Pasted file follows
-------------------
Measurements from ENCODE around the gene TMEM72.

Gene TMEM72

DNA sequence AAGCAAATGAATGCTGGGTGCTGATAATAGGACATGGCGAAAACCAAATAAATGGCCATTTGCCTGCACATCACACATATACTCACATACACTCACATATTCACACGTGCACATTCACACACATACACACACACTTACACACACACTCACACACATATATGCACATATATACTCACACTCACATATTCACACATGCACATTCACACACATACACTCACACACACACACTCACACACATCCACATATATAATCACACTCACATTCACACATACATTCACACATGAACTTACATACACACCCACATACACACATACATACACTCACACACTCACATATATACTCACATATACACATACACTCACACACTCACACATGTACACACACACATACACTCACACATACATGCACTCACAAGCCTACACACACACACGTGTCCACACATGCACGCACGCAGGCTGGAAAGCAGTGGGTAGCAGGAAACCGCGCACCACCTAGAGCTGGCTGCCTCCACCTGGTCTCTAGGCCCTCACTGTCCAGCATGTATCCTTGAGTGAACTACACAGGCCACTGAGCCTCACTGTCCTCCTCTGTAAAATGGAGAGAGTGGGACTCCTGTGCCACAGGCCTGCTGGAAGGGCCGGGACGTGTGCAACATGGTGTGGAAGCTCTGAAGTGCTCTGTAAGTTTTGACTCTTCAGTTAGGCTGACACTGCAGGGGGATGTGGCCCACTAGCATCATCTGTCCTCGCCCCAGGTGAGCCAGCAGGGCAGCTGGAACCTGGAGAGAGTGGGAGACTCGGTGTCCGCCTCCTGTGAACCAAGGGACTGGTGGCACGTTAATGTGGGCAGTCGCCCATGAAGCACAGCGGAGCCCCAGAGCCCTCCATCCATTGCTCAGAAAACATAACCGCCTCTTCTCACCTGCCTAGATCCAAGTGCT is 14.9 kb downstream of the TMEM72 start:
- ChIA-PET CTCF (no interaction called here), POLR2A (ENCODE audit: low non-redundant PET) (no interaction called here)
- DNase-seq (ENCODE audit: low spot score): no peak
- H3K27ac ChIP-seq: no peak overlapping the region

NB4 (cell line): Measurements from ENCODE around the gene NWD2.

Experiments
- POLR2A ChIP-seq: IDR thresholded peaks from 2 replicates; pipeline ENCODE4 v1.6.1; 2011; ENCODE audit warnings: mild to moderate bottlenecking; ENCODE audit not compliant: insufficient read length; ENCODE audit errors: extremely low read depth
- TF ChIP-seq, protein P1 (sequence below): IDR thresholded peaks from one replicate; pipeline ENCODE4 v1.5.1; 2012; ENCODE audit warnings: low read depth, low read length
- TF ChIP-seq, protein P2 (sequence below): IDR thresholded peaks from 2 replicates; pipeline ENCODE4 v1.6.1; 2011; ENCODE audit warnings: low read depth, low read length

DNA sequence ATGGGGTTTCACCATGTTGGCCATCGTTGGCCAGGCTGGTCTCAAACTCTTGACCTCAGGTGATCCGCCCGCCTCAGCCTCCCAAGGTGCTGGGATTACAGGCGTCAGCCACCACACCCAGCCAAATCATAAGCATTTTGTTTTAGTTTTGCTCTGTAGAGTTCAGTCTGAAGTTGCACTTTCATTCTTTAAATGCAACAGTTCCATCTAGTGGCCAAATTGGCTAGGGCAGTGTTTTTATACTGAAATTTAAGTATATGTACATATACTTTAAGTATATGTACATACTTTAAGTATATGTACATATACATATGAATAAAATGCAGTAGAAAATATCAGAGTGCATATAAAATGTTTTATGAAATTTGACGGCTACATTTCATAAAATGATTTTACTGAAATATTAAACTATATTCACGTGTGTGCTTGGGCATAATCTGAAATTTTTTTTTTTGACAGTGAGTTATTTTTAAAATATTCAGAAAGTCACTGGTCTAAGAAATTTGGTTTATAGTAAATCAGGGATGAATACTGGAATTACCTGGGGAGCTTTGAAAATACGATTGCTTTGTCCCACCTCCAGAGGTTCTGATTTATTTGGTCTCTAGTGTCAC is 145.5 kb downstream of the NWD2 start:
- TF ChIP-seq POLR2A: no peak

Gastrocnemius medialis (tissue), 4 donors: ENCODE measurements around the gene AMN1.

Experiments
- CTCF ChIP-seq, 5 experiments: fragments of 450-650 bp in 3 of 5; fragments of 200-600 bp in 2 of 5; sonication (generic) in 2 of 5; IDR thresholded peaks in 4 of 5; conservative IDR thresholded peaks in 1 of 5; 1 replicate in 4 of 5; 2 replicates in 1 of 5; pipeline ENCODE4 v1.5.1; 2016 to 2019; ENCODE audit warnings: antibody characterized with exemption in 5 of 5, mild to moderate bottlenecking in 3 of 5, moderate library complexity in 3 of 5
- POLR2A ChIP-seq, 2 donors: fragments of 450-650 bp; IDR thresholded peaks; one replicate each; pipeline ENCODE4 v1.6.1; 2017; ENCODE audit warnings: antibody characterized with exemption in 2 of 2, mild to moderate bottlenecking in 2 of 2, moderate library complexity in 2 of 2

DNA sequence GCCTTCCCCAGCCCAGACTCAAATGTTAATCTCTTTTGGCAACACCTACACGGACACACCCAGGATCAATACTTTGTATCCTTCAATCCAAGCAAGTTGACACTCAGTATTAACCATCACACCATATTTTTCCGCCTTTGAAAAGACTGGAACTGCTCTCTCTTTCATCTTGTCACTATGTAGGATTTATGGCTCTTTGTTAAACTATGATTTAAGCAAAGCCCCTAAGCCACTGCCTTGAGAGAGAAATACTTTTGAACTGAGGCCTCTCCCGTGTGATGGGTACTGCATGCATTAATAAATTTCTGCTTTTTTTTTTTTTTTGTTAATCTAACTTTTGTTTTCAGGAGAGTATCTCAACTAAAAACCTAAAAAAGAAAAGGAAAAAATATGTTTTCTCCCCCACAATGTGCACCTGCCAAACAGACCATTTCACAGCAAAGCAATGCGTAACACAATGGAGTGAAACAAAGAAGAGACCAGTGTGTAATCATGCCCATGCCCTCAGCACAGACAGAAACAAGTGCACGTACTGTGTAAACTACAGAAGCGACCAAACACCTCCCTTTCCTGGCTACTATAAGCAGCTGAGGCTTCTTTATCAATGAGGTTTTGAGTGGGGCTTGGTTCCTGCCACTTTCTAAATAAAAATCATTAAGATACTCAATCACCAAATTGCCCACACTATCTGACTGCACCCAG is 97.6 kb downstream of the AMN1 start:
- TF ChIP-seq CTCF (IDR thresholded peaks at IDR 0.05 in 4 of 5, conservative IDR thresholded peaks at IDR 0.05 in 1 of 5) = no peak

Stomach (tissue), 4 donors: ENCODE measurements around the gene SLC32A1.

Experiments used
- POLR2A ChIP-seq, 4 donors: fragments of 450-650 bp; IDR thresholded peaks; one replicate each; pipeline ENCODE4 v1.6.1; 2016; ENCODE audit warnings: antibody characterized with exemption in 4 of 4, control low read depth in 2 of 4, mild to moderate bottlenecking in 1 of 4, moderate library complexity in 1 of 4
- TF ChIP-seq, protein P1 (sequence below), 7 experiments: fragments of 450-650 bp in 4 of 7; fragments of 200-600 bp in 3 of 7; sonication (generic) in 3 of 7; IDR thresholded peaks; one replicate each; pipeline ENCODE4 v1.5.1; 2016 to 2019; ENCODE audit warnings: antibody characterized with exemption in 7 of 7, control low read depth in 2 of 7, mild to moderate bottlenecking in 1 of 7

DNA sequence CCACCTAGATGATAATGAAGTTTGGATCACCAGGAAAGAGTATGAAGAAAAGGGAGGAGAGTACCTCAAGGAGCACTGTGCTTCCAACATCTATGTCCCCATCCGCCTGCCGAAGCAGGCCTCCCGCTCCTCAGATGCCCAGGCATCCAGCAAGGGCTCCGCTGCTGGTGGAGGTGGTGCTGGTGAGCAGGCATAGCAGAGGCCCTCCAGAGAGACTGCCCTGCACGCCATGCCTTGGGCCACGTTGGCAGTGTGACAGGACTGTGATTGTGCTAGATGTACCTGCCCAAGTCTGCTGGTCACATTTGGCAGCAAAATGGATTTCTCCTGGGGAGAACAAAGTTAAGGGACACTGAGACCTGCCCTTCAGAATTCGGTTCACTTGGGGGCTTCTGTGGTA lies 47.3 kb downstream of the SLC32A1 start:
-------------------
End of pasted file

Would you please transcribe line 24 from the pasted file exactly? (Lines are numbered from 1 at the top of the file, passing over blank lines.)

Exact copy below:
DNA sequence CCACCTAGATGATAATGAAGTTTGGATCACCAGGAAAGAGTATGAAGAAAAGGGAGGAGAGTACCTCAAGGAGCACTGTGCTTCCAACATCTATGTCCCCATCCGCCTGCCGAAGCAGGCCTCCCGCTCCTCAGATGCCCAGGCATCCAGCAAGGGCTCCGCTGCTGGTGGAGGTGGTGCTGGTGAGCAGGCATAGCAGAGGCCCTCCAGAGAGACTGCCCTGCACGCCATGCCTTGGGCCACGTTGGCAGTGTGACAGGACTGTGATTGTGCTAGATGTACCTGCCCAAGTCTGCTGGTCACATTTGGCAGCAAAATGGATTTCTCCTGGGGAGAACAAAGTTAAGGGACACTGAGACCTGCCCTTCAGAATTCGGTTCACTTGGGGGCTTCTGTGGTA lies 47.3 kb downstream of the SLC32A1 start: